By Wendi Wheeler ’06
The participants in Sustainable Cities in North America used environmentally friendly transportation—bicycles, streetcar, train, and walking—to minimize their impact on the cities of Portland and Vancouver. The students also stayed in a green residence at Portland State University and toured several green buildings at the University of British Columbia.
Sustainable study abroad has recently become a topic of interest at colleges and universities across the country. Andrea Dvorak, coordinator of short-term programs for Augsburg Abroad, first became interested in “green” study abroad after hearing a presentation by Daniel Greenberg, executive director of Living Routes, at a national conference.
Following his presentation, Dvorak talked to Greenberg about getting more involved in the movement to encourage sustainability in study abroad. Greenberg was working on developing a sustainability special interest group for NAFSA: Association for International Educators and a best practices task force for the Forum on Education Abroad.
Many organizations are now emphasizing sustainability and environmental awareness in their study abroad programs, but Dvorak says the measures can be over-emphasized because “green” issues are important to students. “The challenge is not to ‘greenwash’ your programs to attract students,” said Dvorak.
Dvorak said Augsburg’s Center for Global Education, which is under the umbrella of the Office of International Programs (OIP) along with Augsburg Abroad, has been a forerunner for 25 years on social, economic, environmental, and community sustainability in its programs. “It’s part of OIP’s mission and what we believe in.”
At the Center’s site in Cuernavaca, Mexico, the kitchen staff has been composting for more than 10 years. They recently added dry toilets to conserve water, have hung clothesline for program participants to dry their clothes, and are working on planting a garden on the hillside behind the facility.
Moreover, CGE encourages students and faculty to think about the effects of their travel—everything from transportation to the purchase of souvenirs—on the local people and economy. “We ask students to consider how what they do affects the ongoing livelihood of the people in the communities,” Dvorak said.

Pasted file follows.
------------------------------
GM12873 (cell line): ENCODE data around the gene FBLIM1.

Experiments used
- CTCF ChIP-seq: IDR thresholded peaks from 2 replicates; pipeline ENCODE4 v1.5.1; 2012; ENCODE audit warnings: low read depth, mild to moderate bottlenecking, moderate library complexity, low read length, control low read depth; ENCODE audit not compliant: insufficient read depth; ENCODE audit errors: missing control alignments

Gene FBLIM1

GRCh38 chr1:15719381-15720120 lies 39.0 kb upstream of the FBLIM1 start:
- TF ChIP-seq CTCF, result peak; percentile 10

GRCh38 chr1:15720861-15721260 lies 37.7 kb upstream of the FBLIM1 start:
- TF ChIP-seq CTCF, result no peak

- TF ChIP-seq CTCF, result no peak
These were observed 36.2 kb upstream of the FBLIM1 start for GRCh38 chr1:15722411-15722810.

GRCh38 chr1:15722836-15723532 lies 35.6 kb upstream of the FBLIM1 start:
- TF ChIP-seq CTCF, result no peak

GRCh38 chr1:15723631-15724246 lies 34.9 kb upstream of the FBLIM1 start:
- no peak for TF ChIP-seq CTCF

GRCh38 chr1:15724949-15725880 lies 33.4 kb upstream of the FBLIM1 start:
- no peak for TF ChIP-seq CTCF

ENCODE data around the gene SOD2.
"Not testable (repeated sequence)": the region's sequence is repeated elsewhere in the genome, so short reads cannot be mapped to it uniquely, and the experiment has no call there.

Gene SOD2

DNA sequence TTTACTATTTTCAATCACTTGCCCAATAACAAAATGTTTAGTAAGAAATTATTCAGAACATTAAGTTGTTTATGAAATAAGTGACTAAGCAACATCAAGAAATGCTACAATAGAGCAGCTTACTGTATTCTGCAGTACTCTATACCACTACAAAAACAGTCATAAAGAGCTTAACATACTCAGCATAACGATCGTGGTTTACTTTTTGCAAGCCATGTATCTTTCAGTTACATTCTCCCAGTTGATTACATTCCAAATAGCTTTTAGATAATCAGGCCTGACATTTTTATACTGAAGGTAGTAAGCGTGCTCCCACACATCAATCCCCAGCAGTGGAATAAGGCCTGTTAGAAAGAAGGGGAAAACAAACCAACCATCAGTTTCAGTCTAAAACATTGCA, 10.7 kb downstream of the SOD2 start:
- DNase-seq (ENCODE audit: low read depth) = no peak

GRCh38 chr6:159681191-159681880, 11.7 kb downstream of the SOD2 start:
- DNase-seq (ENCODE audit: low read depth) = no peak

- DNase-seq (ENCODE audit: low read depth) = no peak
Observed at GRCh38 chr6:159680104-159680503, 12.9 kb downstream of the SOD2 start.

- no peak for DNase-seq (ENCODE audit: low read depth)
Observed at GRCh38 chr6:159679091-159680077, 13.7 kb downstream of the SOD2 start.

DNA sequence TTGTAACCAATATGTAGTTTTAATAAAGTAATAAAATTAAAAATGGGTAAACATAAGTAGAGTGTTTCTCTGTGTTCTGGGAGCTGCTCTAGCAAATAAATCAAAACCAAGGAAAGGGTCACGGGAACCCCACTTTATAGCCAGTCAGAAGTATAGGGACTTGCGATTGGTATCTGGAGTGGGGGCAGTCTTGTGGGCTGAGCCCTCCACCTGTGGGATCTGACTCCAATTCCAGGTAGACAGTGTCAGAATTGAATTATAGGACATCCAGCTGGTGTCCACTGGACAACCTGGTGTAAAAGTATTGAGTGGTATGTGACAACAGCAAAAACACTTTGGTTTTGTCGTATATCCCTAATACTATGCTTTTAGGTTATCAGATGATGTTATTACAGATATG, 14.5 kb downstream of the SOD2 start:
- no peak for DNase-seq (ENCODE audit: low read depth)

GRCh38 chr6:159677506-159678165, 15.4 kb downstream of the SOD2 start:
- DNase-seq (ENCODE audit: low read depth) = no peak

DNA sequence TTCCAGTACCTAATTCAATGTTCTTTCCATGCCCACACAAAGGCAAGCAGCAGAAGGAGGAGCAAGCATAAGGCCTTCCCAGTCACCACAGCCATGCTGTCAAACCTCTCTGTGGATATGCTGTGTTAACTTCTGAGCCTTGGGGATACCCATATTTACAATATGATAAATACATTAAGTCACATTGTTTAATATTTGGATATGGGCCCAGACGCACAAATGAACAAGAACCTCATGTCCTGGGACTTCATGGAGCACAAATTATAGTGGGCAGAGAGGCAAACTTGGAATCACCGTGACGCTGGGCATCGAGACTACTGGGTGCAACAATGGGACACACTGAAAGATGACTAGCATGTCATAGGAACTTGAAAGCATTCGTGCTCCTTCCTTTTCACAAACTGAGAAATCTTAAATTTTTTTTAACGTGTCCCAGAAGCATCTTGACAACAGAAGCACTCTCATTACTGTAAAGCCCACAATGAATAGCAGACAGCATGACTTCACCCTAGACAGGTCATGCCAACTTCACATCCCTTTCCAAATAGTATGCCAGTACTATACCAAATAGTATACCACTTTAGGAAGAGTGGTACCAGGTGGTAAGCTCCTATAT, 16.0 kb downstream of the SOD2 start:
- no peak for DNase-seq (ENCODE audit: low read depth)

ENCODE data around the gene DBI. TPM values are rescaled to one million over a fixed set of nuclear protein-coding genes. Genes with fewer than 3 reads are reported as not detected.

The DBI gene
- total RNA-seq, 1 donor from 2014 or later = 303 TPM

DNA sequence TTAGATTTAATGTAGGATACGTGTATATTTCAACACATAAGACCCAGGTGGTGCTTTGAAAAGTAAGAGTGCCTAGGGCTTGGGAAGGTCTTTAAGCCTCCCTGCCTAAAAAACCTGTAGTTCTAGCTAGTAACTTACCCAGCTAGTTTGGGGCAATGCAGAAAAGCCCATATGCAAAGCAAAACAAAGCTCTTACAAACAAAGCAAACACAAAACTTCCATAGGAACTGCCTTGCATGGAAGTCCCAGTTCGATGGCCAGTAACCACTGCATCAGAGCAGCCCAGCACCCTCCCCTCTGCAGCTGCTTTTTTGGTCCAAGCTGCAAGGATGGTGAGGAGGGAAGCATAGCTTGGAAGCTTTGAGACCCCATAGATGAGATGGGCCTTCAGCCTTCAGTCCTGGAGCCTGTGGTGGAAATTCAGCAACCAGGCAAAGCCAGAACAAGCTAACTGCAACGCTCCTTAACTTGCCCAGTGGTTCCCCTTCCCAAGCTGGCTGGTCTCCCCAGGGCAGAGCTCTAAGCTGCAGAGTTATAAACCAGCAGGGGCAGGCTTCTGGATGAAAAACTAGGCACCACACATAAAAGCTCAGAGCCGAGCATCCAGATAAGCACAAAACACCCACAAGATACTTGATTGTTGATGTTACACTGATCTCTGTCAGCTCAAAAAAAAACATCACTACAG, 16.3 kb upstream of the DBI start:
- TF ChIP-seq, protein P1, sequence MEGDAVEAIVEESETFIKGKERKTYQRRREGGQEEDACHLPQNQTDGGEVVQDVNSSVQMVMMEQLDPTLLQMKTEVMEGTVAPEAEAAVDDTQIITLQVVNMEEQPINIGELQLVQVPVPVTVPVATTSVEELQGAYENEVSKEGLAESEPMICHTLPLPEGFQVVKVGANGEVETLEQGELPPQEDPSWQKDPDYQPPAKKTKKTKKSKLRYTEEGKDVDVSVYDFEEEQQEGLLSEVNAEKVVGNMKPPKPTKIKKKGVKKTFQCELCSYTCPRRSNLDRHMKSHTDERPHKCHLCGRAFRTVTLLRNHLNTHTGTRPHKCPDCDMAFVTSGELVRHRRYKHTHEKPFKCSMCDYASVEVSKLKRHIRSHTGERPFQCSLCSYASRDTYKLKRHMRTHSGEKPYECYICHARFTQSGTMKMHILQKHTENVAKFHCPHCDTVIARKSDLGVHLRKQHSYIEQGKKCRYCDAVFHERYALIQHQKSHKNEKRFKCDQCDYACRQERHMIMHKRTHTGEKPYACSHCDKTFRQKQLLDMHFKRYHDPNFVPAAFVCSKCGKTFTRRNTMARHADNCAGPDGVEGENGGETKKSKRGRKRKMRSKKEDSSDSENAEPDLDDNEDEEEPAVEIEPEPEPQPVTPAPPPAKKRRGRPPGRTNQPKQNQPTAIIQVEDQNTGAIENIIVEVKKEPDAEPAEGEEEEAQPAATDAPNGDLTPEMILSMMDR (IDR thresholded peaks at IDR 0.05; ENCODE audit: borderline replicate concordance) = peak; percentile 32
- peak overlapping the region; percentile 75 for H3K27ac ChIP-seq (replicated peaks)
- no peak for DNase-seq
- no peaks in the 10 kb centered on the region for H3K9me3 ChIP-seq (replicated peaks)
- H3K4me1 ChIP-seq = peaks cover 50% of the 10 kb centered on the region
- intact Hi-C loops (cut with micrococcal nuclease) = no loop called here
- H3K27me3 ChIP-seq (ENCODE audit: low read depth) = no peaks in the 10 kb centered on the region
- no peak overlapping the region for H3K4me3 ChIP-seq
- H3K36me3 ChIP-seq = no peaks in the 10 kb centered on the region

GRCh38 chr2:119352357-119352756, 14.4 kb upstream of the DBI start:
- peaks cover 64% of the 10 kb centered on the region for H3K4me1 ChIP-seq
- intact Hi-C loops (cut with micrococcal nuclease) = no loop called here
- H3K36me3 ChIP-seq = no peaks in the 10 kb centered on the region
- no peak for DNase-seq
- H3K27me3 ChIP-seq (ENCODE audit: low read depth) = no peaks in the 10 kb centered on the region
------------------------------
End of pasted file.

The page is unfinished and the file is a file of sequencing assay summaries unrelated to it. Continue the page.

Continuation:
Dvorak is now encouraging students and faculty to use the Green Passport website to evaluate the environmental and socio-cultural effects of their study abroad programs. Students enter details about their program, and the site provides information on how they can study and travel more sustainably.
Biodiversity and Environmental Politics in New Zealand, another green study abroad program, will take place in May 2009. The students will have an assignment to calculate the carbon footprint of the program and will use part of the cost of the program to pay for carbon offsets.
Want to learn more about urban sustainability? The students in Sustainable Cities in North America used these books and websites:
- Deep Economy, by Bill McKibben
Toward the Livable City, edited by Emilie Buchwald
World Changing: A User’s Guide for the 21st Century, edited by Alex Steffen, http://www.worldchanging.com/
- Centre for Interactive Research on Sustainability, http://www.cirs.ubc.ca/
- Ecotrust Building (Jean Vollum Natural Capital Center), http://www.ecotrust.org/ncc/
- Coalition for a Livable Future, http://clfuture.org/
- Better Environmentally Sound Transportation (BEST), http://www.best.bc.ca
- Society Promoting Environmental Conservation (SPEC), http://www.spec.bc.ca/
- Centre for Sustainable Community Development at Simon Fraser University, http://www.sfu.ca/cscd/
- Pivot Legal Society (in East Hastings, Vancouver), http://www.pivotlegal.org/